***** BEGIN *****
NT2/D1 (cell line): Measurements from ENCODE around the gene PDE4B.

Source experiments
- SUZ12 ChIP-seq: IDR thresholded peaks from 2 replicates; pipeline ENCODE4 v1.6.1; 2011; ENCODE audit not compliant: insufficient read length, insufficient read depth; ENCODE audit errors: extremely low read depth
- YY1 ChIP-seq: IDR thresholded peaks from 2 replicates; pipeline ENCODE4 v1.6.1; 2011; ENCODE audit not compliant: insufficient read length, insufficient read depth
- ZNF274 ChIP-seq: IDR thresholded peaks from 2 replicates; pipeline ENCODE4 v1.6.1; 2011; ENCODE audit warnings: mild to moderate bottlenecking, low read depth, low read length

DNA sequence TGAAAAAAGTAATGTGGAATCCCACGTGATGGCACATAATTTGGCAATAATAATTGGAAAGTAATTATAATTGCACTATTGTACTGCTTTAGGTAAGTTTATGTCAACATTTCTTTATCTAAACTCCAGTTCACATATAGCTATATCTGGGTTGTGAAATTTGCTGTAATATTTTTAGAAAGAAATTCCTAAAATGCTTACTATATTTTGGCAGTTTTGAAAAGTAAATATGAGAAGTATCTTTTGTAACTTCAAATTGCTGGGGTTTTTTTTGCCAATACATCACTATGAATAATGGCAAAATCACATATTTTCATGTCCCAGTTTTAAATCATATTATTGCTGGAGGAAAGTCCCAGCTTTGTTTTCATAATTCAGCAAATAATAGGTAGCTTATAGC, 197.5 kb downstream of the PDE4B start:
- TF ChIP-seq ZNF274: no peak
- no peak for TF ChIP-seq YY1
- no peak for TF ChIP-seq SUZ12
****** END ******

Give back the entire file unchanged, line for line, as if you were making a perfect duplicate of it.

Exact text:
NT2/D1 (cell line): Measurements from ENCODE around the gene PDE4B.

Source experiments
- SUZ12 ChIP-seq: IDR thresholded peaks from 2 replicates; pipeline ENCODE4 v1.6.1; 2011; ENCODE audit not compliant: insufficient read length, insufficient read depth; ENCODE audit errors: extremely low read depth
- YY1 ChIP-seq: IDR thresholded peaks from 2 replicates; pipeline ENCODE4 v1.6.1; 2011; ENCODE audit not compliant: insufficient read length, insufficient read depth
- ZNF274 ChIP-seq: IDR thresholded peaks from 2 replicates; pipeline ENCODE4 v1.6.1; 2011; ENCODE audit warnings: mild to moderate bottlenecking, low read depth, low read length

DNA sequence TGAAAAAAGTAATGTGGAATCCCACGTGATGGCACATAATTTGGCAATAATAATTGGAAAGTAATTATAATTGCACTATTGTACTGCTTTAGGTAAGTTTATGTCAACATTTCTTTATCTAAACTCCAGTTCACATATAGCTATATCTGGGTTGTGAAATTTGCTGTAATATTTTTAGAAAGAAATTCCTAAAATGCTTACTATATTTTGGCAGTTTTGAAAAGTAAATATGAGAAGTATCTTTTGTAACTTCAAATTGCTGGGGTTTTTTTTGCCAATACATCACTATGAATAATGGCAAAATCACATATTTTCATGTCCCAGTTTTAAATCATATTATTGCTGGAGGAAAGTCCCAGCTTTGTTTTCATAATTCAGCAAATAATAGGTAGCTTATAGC, 197.5 kb downstream of the PDE4B start:
- TF ChIP-seq ZNF274: no peak
- no peak for TF ChIP-seq YY1
- no peak for TF ChIP-seq SUZ12